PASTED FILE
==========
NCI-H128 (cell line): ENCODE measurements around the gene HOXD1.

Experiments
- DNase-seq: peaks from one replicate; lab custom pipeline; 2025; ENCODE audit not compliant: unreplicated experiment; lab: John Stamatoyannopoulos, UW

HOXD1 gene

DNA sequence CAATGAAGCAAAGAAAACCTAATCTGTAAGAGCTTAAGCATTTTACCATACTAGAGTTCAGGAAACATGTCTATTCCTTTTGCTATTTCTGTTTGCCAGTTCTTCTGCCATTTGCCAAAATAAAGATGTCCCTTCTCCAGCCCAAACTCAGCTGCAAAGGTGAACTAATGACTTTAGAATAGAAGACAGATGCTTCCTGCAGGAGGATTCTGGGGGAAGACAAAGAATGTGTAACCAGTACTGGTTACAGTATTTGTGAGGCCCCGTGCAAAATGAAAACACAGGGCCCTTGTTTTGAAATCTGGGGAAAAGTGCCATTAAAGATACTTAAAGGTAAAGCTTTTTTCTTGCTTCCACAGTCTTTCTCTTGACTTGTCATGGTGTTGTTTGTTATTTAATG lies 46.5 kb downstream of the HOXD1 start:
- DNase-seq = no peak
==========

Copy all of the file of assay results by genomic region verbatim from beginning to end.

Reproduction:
NCI-H128 (cell line): ENCODE measurements around the gene HOXD1.

Experiments
- DNase-seq: peaks from one replicate; lab custom pipeline; 2025; ENCODE audit not compliant: unreplicated experiment; lab: John Stamatoyannopoulos, UW

HOXD1 gene

DNA sequence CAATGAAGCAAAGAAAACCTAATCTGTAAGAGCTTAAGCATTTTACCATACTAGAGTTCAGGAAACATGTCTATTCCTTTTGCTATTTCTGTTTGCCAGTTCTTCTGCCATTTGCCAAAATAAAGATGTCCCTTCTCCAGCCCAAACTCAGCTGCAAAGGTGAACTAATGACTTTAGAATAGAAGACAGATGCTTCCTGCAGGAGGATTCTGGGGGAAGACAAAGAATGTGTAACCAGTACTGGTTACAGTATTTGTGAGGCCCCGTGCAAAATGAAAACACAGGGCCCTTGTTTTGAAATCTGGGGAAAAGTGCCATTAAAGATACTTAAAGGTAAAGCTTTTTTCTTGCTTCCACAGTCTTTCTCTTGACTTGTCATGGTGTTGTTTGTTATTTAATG lies 46.5 kb downstream of the HOXD1 start:
- DNase-seq = no peak